US uses ‘shame’ list to root out corruption in Central America


WASHINGTON – This is a list that no one wants to be on.

On July 1, the US State Department released a long-awaited list of “corrupt and undemocratic actors” from El Salvador, Honduras and Guatemala.

In total, he listed 55 Central American notables – judges, a former president and many high-ranking members of the government – who the U.S. government says have been involved in corruption, undermined democracy, or hampered justice.

Corruption is an important issue for the United States under the Biden administration, whose plan to curb immigration from these countries is to stamp out corruption and other malfeasance in governments in the region.

Over the years and decades, officials in the region have pocketed foreign aid, undermined democracy to stay in power, and even accepted cartel and gang money – issues that immigrants to the United States say , forced them to emigrate en masse.

“Actions that undermine the rule of law and democracy in Guatemala, Honduras and El Salvador, and their repercussions on the lives of people in those countries, contribute to irregular migration and destabilize entire societies,” said the secretary of State Antony J. Blinken in a press release announcing what has come to be known as the “Engel List.”

The list was created in late 2020 as part of the Northern Triangle Enhancement Engagement Act sponsored by its namesake, former Representative Eliot Engel of New York, who was then chairman of the House Foreign Affairs Committee.

Ironically, some TV broadcasters in El Salvador who have difficulty pronouncing it call it the “angelic” list, although the actions described therein are not angelic.

Using classified and unclassified information, according to US officials, they discovered that former Honduran President Porfirio “Pepe” Lobo Sosa and his wife, Rosa Elena Bonilla de Lobo, “have engaged in significant corruption,” including including fraud, embezzlement of public funds and accepting bribes from a drug cartel in exchange for political favors.

In Guatemala, Nester Vasquez Pimentel, recently appointed to the country’s Supreme Court even though he was under investigation for trading in influence, was on the list. US officials allege that he “undermined democratic processes or institutions by abusing his authority to improperly influence and manipulate the appointment of judges to positions of high jurisdiction.”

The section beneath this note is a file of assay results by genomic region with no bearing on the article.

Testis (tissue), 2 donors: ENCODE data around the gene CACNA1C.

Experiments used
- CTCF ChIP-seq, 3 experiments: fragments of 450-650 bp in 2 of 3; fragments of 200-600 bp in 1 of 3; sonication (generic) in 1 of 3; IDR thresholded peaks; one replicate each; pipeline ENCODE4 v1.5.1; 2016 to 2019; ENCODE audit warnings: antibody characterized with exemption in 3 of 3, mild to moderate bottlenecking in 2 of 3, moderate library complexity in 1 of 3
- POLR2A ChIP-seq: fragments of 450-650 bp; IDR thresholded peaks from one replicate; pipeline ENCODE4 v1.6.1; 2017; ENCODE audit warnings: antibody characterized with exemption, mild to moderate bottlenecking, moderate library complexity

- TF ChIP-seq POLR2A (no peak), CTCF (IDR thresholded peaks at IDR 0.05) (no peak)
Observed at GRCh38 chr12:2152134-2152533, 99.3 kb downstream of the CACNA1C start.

Carolina Recinos, current chief of staff to Salvadoran President Nayib Bukele, is one of four high-ranking members of the Salvadoran cabinet on the list and is believed to have been implicated in money laundering and the misuse of public funds for personal use, the State Department said.

“The intent is primarily to ‘name and shame’ individuals the United States considers to be involved in corrupt activity. Those on the list are denied entry visas to the United States and are subject to other sanctions, which could include freezing of assets, ”said Orlando J. Pérez, professor and scholar of Latin American politics. and Dean of the School of Liberal Arts and Sciences at the University of North Texas at Dallas, in an email exchange with Catholic News Service on July 7.

Although the list was meant to shame those on it as well as those associated with it, it was undermined and attacked.

“Thank you for the list but in El Salvador we have one of our own,” Bukele tweeted, denigrating the list a few days after its publication, without mentioning members of his cabinet.

The list also includes Rolando Castro, his secretary of labor, who is said to have “obstructed investigations into corruption and undermined democratic processes or institutions with the aim of harming his political opponents”. Castro said he would no longer travel to the United States in protest because his correctness was challenged. His visa, however, had already been revoked.